Hi all. I'm a school nurse in rural NW WA. I have an 8 year old male student who is on multiple heavy hitter meds, including Depakote. Here's my concern: Depakote and other antipsychotics can manipulate BG to high levels and even lead to diabetes. In addition, it can give false postitives for ketone testing. So my kiddo has had high BG and recently went to a children's hospital for eval. They are diagnosing him as early Type I and want me to monitor his BG and treat the highs (anything over 200 with 0.5 units per 50 mg/dl over 150). But no counting carbs, no bolusing for carb coverage, and they aren't watching for lows. My thought, from my psych background would be to try stopping the Depakote first and see if his BG levels out. This plan they have lined out just seems absolutely bazzaar to me. Do you guys have any experiance/input with this?
Feb 6, '13
It may be that the meds are considered necessary enough that his psych providers feel that treating the BG is the better option. Typically, when 8 yo kids are on "multiple heavy hitter meds" there is a darned good reason for that.
Feb 6, '13
I agree with Elkpark. Even the new atypical antipsychoitcs do cause some elevation in blood sugar and can lead to diabetes. I would think they should closely monitor blood sugar but deffinately not just stop the medication, possibly make a dosage adjustment if able to a lower dosage.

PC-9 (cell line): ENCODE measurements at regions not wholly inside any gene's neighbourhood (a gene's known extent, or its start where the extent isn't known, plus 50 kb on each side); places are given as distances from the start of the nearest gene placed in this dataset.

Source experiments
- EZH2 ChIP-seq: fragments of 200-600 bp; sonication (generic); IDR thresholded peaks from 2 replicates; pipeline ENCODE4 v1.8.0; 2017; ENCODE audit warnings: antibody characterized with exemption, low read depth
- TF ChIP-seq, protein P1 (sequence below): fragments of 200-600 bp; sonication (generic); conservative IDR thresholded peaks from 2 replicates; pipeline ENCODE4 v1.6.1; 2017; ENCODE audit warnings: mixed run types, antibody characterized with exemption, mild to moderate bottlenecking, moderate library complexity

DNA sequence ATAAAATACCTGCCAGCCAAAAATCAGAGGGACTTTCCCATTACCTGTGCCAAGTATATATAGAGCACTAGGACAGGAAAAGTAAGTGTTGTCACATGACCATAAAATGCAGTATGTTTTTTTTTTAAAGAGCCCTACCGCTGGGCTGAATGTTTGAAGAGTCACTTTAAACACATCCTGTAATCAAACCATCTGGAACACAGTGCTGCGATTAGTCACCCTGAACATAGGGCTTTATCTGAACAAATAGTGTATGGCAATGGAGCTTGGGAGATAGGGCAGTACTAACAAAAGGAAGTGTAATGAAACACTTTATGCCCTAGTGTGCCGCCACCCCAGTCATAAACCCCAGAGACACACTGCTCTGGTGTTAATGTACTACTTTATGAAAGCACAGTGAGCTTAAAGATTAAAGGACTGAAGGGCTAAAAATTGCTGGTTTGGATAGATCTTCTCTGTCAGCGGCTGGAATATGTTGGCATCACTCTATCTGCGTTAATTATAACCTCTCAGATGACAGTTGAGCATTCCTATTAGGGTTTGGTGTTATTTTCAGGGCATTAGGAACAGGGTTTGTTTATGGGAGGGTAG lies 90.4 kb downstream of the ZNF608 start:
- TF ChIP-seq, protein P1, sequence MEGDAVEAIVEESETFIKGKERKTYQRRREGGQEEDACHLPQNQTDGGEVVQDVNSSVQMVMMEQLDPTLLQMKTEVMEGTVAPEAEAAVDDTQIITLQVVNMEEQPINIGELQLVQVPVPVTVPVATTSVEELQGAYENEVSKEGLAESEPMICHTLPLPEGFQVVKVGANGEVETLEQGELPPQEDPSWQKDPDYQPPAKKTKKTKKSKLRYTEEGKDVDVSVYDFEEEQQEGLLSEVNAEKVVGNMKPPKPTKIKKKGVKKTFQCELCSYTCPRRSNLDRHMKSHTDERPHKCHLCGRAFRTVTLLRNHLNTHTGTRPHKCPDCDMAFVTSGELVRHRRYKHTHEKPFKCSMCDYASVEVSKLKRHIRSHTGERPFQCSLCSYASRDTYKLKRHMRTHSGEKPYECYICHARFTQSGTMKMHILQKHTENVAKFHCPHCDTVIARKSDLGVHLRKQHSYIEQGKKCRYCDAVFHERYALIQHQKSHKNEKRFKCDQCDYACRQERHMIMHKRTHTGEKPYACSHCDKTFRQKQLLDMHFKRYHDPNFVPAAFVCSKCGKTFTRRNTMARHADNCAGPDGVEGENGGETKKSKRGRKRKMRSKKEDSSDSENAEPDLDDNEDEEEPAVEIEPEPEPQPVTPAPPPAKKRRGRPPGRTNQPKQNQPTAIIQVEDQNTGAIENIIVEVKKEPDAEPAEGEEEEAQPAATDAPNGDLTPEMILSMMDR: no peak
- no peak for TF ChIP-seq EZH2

Depakote is not an antipsychotic it is an anti seizure med that can be used for mood stabilization.
Last edit by nrsang97 on Feb 6, '13
: Reason: added
Mar 28, '13
Has this pt gained weight? The antipsychotics (Zyrexa, Seroquel, etc.) are well known to cause/contribute to metabolic disarray of all sorts, including leading to T2DM. They do not have a known tie to T1DM. If the child cannot survive without exogenous insulin, that's T1DM...if he could be treated with oral hypoglycemics, then it's T2DM.
At any rate, a child requiring treatment for either disorder should be followed by a specialist - either endocrinology or a pediatrician with diabetes training. Ideally the glucose is managed well enough that he rarely would get to levels of 150! Higher numbers on a routine basis put this child at risk for kidney damage, heart disease, blindness, etc.
Apr 1, '13
the patient needs to be under the care of a pediatric endocrinologist. Yes, meds can elevate glucose levels, but this is manageable. If he needs those meds, he needs them.
We have adult COPD patients on steroids. Of course their glucose levels rise, but they have to BREATHE
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